Distance: 50.75 mi
Average Speed: 10.1 mph; Max Speed: 32.3 mph
Elevation Gain: 4,712 ft
Average Temp: 76.7 F; Temp Range: 60.8-95,.0 F
The couch I slept on last night was moderately comfortable, and I woke up feeling good. I had set up breakfast the night before, oatmeal in a bowl ready to be cooked, coffee maker just waiting to have the switch flipped, and getting ready to go was easy.
Easy, that is, until I decided that my front tire needed to be topped off. My frame mounted pump can sometimes be a real jerk, and today was one of those days. It just did not want to seal on the valve properly. It took me longer than I had anticipated, and by the time I had the tire refilled I had worked up enough of a sweat that my glasses fogged over.
Eventually I got out the door and made it maybe half a mile before getting annoyed by a small thump, thump, thump of my front tire that I had to stop to check out. So much for an early-ish start to a long day. For a while I rode without issue, but at my first stop that coincided with a town (maybe 25 miles into my day) I decided to take a closer look at the front wheel. I spent maybe half an hour trying to lessen the wobble that had made me stop earlier. I did lessen it, though the wheel isn’t true. It’s just not as untrue as it was.
Satisfied that the wheel was in reasonable enough condition, I started out again. Within a minute I heard a pop. Insert all the swear words you want here, because I’m sure I thought most of them. I only said one out loud though, which I think shows admirable self-control. Because a spoke had broken. AGAIN. I inspected the front wheel only to find that it was the rear wheel—you know, the one that was recently repaired and then re-trued—that had a broken spoke. Again on the drive side, so I couldn’t fix it. At least this time, though, there’s a bike shop not too far from here. I think I can get there without having to call in vehicular help.
With the broken spoke removed and the wheel wobble reduced as much as I could (which was not very much), I did the only thing I could do and kept riding.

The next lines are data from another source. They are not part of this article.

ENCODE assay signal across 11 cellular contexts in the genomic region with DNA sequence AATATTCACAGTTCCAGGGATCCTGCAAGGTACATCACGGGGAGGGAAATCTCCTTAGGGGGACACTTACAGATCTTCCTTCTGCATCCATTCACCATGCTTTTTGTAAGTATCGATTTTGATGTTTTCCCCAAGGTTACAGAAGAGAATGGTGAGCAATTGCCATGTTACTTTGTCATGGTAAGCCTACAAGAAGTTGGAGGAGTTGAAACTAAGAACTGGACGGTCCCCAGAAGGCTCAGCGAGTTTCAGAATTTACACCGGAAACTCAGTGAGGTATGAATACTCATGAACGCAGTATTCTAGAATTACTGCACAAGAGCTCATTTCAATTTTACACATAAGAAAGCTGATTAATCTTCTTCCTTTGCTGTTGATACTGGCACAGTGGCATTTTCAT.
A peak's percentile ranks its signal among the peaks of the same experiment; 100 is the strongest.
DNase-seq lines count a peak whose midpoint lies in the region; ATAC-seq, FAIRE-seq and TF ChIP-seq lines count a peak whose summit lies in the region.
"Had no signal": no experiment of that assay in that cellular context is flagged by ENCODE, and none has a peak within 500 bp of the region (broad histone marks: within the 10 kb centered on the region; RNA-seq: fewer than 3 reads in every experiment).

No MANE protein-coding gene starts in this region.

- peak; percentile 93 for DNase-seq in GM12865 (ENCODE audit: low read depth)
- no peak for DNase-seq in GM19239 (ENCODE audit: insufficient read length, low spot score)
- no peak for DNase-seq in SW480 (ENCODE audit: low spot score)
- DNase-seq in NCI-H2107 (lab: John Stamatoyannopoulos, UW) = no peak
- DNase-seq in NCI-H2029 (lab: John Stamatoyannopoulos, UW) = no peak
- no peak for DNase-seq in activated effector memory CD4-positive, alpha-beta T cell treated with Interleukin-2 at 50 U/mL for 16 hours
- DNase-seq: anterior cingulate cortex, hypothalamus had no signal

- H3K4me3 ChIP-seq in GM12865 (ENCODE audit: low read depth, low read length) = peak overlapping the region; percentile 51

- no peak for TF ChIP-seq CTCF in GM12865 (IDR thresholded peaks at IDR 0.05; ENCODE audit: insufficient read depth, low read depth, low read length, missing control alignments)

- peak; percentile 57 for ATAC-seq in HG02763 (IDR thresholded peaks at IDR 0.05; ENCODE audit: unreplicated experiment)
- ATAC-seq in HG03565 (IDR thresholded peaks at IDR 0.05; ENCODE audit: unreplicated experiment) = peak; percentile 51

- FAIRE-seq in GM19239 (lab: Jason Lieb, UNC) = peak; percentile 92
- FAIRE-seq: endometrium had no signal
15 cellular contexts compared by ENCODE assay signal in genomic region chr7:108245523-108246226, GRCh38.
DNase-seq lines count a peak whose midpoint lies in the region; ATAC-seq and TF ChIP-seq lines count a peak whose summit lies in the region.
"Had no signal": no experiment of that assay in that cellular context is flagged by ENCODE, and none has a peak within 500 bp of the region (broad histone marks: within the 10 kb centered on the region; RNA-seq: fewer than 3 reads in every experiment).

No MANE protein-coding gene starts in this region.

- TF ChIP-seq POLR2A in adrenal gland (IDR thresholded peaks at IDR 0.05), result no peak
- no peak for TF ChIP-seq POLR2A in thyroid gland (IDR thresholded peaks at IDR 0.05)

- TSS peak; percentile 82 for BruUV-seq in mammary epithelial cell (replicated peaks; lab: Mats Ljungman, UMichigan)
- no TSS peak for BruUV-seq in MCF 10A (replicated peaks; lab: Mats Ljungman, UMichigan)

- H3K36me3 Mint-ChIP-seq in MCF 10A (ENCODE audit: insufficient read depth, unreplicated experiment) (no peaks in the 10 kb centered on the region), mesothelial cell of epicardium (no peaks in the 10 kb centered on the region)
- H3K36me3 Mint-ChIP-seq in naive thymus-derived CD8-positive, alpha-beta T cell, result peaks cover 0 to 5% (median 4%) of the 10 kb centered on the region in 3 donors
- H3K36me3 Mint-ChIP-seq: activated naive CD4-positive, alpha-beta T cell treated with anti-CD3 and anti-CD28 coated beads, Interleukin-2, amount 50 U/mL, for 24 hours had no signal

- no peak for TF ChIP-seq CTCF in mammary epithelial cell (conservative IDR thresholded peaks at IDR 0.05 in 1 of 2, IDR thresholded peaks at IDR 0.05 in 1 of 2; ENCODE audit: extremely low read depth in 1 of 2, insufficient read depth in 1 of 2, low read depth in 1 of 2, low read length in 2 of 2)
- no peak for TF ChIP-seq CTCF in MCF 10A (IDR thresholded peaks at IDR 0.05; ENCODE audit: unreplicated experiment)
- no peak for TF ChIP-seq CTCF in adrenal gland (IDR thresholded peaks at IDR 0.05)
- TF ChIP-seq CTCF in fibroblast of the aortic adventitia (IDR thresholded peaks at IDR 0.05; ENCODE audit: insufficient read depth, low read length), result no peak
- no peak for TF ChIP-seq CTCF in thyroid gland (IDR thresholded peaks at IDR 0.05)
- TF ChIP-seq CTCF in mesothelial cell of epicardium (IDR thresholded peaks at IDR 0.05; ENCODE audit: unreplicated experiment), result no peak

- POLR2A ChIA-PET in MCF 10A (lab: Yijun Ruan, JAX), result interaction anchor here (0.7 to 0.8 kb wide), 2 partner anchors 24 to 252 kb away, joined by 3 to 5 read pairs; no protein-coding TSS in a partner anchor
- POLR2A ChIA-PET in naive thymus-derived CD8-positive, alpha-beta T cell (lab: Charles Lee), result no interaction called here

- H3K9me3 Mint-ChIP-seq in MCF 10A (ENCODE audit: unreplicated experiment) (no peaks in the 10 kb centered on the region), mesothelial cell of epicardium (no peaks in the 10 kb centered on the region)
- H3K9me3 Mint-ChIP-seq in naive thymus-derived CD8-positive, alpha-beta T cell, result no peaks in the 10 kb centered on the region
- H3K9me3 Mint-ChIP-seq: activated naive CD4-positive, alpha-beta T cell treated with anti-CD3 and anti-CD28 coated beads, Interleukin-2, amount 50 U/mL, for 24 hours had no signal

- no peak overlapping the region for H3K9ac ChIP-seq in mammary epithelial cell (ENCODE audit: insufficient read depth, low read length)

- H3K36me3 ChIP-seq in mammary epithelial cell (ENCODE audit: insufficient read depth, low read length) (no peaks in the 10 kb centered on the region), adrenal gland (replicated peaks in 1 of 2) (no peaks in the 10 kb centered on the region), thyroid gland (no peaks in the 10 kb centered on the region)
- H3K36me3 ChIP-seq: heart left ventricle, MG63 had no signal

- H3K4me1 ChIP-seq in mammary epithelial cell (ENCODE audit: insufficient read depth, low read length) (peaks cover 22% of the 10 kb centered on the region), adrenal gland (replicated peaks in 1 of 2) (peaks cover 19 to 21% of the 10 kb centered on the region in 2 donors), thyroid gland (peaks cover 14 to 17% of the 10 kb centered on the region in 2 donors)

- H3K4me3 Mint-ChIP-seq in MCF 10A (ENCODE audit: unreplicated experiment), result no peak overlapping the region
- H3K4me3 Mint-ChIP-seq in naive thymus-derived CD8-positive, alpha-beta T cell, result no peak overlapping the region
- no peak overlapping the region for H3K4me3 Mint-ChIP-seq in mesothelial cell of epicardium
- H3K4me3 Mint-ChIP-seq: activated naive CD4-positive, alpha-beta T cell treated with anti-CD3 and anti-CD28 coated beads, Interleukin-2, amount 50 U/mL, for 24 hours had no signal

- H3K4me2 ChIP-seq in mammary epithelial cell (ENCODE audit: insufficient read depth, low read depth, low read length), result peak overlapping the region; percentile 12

Another mountain pass climbed and descended later, and I was riding along a large four-lane highway. It was nice, because of a good, wide shoulder. And then the storms came. The weather report had called for scattered thunderstorms and I had been hoping for them to miss me. They didn’t. It started out slow and I thought about riding through it until it picked up. Thankfully, just up the road there was a convenience store. Even better, just in front of the store was a little shelter. I pulled in and hid from the rain.
My brother, who watches my progress through my phone had noticed the storms headed my way. Within a minute of my stopping he texted about the big storm I was in. His timing was moderately freaky, in fact. The storm passed faster than my weather app said it would, so I set out again, getting a text as I did so from Mom asking if I was in storms.
It was time for another mountain climb. I’m not sure if it was fatigue from earlier hills or because the hill itself was more difficult, but I struggled on this one. To the point of needing to walk a bit, in fact. I also have concluded that I despite gnats. Those little jerks swarm around my head when I’m riding at low speeds, like up a mountain, buzzing in my ears and landing on my face. It’s not always safe to remove a hand from the handlebars when only riding at 4 mph, but I’ll do it to swat those annoyances away, even if only for a second.
And what followed was another less than fun descent where I had to brake more or less the whole way down because of the switchbacks and low visibility. At the bottom of the hill was the town of Lookout and a convenience store, so I stopped, planning to buy a drink and check my wheels again before conquering the last mountain of the day. I had long ago given up my dream of riding over 90 miles to Council, but it was 3 PM and I figured I could handle the 18 miles to Breaks Interstate Park.